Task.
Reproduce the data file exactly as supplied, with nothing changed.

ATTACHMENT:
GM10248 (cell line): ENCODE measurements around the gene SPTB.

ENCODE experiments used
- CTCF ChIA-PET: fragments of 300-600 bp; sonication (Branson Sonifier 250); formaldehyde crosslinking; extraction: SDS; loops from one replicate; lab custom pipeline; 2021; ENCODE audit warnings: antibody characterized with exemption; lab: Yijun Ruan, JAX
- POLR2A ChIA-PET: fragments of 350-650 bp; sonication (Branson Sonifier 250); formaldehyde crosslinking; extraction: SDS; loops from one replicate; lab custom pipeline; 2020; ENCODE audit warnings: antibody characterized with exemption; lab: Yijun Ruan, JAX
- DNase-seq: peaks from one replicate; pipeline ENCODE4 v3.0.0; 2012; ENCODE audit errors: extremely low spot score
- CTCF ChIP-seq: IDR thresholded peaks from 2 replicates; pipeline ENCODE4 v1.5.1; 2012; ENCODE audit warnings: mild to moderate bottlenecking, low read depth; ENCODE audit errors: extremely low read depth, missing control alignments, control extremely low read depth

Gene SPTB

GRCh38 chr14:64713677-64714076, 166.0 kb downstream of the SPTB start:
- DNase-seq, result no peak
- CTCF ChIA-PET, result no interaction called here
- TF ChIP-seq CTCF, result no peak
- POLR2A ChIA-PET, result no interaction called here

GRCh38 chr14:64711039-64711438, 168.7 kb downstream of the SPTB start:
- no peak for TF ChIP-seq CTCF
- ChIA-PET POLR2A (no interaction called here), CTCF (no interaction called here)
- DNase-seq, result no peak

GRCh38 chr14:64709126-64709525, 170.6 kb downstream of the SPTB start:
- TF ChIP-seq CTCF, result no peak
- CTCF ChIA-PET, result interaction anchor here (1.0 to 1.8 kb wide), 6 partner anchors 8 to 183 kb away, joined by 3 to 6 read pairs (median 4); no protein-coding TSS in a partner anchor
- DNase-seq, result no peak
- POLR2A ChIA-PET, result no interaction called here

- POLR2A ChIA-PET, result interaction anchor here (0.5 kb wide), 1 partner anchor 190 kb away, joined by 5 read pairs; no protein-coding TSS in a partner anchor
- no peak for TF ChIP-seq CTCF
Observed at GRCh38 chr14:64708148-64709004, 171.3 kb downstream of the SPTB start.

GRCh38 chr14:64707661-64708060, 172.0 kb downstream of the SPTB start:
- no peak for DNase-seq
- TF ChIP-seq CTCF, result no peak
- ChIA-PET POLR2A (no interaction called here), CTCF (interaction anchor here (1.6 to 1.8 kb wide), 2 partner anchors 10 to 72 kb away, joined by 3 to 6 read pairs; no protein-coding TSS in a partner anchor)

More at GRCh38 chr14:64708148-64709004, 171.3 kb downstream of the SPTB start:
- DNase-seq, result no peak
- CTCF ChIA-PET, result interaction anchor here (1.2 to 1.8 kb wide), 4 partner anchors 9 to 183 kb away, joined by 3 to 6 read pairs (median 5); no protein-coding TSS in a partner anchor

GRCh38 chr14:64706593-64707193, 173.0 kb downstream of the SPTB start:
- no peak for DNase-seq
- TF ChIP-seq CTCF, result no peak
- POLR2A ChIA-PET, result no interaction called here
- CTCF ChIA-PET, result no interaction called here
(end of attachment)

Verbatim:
GM10248 (cell line): ENCODE measurements around the gene SPTB.

ENCODE experiments used
- CTCF ChIA-PET: fragments of 300-600 bp; sonication (Branson Sonifier 250); formaldehyde crosslinking; extraction: SDS; loops from one replicate; lab custom pipeline; 2021; ENCODE audit warnings: antibody characterized with exemption; lab: Yijun Ruan, JAX
- POLR2A ChIA-PET: fragments of 350-650 bp; sonication (Branson Sonifier 250); formaldehyde crosslinking; extraction: SDS; loops from one replicate; lab custom pipeline; 2020; ENCODE audit warnings: antibody characterized with exemption; lab: Yijun Ruan, JAX
- DNase-seq: peaks from one replicate; pipeline ENCODE4 v3.0.0; 2012; ENCODE audit errors: extremely low spot score
- CTCF ChIP-seq: IDR thresholded peaks from 2 replicates; pipeline ENCODE4 v1.5.1; 2012; ENCODE audit warnings: mild to moderate bottlenecking, low read depth; ENCODE audit errors: extremely low read depth, missing control alignments, control extremely low read depth

Gene SPTB

GRCh38 chr14:64713677-64714076, 166.0 kb downstream of the SPTB start:
- DNase-seq, result no peak
- CTCF ChIA-PET, result no interaction called here
- TF ChIP-seq CTCF, result no peak
- POLR2A ChIA-PET, result no interaction called here

GRCh38 chr14:64711039-64711438, 168.7 kb downstream of the SPTB start:
- no peak for TF ChIP-seq CTCF
- ChIA-PET POLR2A (no interaction called here), CTCF (no interaction called here)
- DNase-seq, result no peak

GRCh38 chr14:64709126-64709525, 170.6 kb downstream of the SPTB start:
- TF ChIP-seq CTCF, result no peak
- CTCF ChIA-PET, result interaction anchor here (1.0 to 1.8 kb wide), 6 partner anchors 8 to 183 kb away, joined by 3 to 6 read pairs (median 4); no protein-coding TSS in a partner anchor
- DNase-seq, result no peak
- POLR2A ChIA-PET, result no interaction called here

- POLR2A ChIA-PET, result interaction anchor here (0.5 kb wide), 1 partner anchor 190 kb away, joined by 5 read pairs; no protein-coding TSS in a partner anchor
- no peak for TF ChIP-seq CTCF
Observed at GRCh38 chr14:64708148-64709004, 171.3 kb downstream of the SPTB start.

GRCh38 chr14:64707661-64708060, 172.0 kb downstream of the SPTB start:
- no peak for DNase-seq
- TF ChIP-seq CTCF, result no peak
- ChIA-PET POLR2A (no interaction called here), CTCF (interaction anchor here (1.6 to 1.8 kb wide), 2 partner anchors 10 to 72 kb away, joined by 3 to 6 read pairs; no protein-coding TSS in a partner anchor)

More at GRCh38 chr14:64708148-64709004, 171.3 kb downstream of the SPTB start:
- DNase-seq, result no peak
- CTCF ChIA-PET, result interaction anchor here (1.2 to 1.8 kb wide), 4 partner anchors 9 to 183 kb away, joined by 3 to 6 read pairs (median 5); no protein-coding TSS in a partner anchor

GRCh38 chr14:64706593-64707193, 173.0 kb downstream of the SPTB start:
- no peak for DNase-seq
- TF ChIP-seq CTCF, result no peak
- POLR2A ChIA-PET, result no interaction called here
- CTCF ChIA-PET, result no interaction called here